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Introduction to Emission spectrum of hydrogen

Emission spectrum of hydrogen

When an electric discharge is passed through the hydrogen gas filled in the discharge tube at low pressure, light radiations are emitted by hydrogen. When these light radiations are passed through the prism, a spectrum consisting of bright lines known as Emission spectrum of hydrogen is obtained.

In 1884, J. J Balmer observed that there were four prominent coloured lines in the visible region of hydrogen spectrum. This series of four lines in the visible region was named as the Balmer Series. Later on, by careful observation four other spectral series were discovered in the infra-red and ultra-violet regions of hydrogen spectrum. These series were named after their discoverers. Thus, the Emission spectrum of hydrogen have five spectral series.

Name
Region where located
1. Lyman Series
2. Balmer Series
3. Paschen Series
4. Brackett Series
5. Pfund Series
Ultra-violet
Visible
Infra-red
Infra-red
Infra-red


Extending hydrogen's emission spectrum into the UV and IR

Emission spectrum of hydrogen
There is a lot more to the hydrogen spectrum than the three lines you can see with the naked eye. It is possible to detect patterns of lines in both the ultra-violet and infra-red regions of the spectrum as well.

These fall into a number of "series" of lines named after the person who discovered them. The diagram below shows three of these series, but there are others in the infra-red to the left of the Paschen series shown in the diagram.

The diagram is quite complicated, so we will look at it a bit at a time. Look first at the Lyman series on the right of the diagram - this is the most spread out one and easiest to see what is happening.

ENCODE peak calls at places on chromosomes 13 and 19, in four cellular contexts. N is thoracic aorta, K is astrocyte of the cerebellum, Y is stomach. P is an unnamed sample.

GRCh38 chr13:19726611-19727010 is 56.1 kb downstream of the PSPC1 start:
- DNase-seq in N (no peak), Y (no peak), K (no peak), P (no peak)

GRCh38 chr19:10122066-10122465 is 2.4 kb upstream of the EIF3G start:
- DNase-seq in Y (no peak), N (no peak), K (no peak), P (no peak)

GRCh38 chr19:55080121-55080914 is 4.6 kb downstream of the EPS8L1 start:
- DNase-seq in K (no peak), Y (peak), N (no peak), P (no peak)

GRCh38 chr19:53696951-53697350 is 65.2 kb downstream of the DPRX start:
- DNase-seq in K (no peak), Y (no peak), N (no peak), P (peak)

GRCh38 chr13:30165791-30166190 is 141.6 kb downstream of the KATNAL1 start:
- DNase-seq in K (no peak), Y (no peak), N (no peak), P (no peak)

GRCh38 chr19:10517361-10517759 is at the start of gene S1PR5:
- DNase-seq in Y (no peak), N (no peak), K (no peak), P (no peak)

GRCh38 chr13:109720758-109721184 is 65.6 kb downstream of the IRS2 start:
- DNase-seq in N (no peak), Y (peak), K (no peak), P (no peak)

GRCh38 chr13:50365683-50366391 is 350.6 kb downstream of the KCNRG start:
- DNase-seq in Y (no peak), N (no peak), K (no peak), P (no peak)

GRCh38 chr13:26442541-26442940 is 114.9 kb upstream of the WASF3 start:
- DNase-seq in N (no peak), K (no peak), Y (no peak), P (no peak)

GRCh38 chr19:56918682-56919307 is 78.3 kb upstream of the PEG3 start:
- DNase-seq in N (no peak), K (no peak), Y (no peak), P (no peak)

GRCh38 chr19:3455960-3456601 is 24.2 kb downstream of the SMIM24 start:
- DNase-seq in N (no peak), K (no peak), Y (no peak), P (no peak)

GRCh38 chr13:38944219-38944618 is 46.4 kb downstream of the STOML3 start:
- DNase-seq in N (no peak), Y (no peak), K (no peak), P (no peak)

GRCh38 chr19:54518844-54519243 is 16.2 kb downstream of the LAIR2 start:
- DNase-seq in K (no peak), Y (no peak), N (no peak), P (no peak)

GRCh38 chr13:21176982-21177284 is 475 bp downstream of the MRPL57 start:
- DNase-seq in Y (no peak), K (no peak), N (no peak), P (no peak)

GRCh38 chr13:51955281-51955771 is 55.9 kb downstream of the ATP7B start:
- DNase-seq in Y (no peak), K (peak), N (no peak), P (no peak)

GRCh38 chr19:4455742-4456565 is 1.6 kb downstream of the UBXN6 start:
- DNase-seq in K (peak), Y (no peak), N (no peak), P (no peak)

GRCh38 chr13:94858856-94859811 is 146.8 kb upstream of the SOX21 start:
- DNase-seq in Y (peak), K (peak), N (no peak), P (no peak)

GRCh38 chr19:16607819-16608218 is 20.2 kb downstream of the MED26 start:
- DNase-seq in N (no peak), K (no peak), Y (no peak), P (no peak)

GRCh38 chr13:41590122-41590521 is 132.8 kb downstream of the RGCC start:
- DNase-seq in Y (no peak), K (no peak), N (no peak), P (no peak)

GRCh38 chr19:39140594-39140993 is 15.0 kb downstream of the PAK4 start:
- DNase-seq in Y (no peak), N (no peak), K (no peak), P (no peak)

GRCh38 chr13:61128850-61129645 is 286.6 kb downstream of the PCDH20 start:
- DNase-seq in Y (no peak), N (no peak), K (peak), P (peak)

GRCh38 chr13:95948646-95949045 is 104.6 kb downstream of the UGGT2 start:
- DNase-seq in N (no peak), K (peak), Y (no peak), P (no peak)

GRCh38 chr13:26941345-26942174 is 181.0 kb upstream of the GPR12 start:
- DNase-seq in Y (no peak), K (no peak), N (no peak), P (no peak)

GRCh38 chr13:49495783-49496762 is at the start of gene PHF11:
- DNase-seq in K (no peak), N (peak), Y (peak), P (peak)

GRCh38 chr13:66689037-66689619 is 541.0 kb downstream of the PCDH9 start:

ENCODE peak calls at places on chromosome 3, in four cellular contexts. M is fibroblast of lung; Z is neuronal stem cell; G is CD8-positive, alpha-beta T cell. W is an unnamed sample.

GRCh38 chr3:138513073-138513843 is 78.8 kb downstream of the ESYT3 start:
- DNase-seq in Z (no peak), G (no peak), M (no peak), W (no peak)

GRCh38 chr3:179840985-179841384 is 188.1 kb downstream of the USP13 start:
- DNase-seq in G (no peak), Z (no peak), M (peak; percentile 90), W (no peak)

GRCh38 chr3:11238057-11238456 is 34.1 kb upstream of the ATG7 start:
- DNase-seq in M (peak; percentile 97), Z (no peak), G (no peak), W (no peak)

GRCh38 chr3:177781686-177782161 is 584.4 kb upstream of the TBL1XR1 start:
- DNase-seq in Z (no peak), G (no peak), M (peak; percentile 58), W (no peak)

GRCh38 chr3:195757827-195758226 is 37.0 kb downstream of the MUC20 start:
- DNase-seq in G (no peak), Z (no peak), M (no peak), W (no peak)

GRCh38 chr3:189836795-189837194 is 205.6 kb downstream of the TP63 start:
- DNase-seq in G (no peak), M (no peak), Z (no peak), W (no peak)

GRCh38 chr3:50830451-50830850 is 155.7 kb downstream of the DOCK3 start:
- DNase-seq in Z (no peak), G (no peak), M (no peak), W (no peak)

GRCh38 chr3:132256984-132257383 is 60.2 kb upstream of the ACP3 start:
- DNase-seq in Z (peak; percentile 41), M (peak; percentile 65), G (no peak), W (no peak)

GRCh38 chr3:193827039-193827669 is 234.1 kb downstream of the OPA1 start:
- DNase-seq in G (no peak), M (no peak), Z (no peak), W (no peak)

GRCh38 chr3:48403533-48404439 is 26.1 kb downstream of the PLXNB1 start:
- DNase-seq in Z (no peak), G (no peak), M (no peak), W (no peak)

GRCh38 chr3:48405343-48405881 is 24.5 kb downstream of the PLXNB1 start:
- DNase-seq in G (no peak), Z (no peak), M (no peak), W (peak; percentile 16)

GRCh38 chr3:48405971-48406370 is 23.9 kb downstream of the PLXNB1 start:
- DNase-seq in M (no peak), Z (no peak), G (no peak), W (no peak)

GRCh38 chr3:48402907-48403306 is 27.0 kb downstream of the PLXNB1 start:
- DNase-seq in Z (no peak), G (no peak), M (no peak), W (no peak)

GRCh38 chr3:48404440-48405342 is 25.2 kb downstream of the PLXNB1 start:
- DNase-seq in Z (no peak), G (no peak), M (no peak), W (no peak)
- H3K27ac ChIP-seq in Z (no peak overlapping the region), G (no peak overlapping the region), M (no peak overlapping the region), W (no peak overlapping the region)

The Lyman series is a series of lines in the ultra-violet. Notice that the lines get closer and closer together as the frequency increases. Eventually, they get so close together that it becomes impossible to see them as anything other than a continuous spectrum. That's what the shaded bit on the right-hand end of the series suggests.

Then at one particular point, known as the series limit, the series stops.

If you now look at the Balmer series or the Paschen series, you will see that the pattern is just the same, but the series have become more compact. In the Balmer series, notice the position of the three visible lines from the photograph further up the page.

Complicating everything - frequency and wavelength

You will often find the hydrogen spectrum drawn using wavelengths of light rather than frequencies. Unfortunately, because of the mathematical relationship between the frequency of light and its wavelength, you get two completely different views of the spectrum if you plot it against frequency or against wavelength.

The relationship between frequency and wavelength

The mathematical relationship is:

Rearranging this gives equations for either wavelength or frequency.



What this means is that there is an inverse relationship between the two - a high frequency means a low wavelength and vice versa.

Drawing the hydrogen spectrum in terms of wavelength

This is what the spectrum looks like if you plot it in terms of wavelength instead of frequency:

Emission spectrum of hydrogen

. . . and just to remind you what the spectrum in terms of frequency looks like:

Emission spectrum of hydrogen

Is this confusing? Well, I find it extremely confusing! So what do you do about it?

For the rest of this page I shall only look at the spectrum plotted against frequency, because it is much easier to relate it to what is happening in the atom. Be aware that the spectrum looks different depending on how it is plotted, but, other than that, ignore the wavelength version unless it is obvious that your examiners want it. If you try to learn both versions, you are only going to get them muddled up!

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